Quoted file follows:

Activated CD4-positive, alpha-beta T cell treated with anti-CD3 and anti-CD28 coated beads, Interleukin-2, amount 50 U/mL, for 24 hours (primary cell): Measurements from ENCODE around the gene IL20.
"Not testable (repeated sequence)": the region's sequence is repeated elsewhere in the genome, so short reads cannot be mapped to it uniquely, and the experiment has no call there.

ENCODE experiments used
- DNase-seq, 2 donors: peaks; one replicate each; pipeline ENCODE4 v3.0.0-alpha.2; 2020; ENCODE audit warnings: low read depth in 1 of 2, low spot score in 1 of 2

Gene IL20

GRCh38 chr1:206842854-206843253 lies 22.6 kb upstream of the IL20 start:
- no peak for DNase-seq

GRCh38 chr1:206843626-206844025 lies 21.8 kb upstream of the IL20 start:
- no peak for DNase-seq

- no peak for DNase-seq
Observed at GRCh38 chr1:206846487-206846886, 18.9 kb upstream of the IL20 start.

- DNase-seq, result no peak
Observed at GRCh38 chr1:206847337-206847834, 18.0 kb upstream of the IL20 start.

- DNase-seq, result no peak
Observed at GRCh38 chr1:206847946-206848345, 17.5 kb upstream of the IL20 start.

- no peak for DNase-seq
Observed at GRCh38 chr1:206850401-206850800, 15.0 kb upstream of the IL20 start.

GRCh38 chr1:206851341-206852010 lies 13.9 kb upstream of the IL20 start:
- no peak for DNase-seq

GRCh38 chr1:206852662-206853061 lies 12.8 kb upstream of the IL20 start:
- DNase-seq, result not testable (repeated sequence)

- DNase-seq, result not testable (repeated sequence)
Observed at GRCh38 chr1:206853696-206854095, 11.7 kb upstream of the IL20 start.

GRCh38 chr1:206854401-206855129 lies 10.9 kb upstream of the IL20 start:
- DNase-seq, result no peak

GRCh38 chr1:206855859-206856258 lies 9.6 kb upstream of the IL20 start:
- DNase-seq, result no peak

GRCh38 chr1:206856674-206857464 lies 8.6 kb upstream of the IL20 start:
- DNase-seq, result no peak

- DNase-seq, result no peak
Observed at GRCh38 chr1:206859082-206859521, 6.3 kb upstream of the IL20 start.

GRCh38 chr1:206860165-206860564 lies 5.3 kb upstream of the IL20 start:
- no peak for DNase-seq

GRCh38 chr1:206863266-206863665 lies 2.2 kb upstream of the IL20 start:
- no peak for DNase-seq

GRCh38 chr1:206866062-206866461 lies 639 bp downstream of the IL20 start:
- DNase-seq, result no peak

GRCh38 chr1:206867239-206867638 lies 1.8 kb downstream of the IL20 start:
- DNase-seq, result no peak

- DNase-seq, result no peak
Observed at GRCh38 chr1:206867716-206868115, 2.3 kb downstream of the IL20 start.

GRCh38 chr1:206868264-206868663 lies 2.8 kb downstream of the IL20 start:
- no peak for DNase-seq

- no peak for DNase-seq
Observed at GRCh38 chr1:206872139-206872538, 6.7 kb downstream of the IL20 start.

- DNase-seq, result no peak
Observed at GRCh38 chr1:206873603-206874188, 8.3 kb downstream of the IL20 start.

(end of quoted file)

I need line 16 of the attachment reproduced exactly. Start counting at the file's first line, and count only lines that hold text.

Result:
- no peak for DNase-seq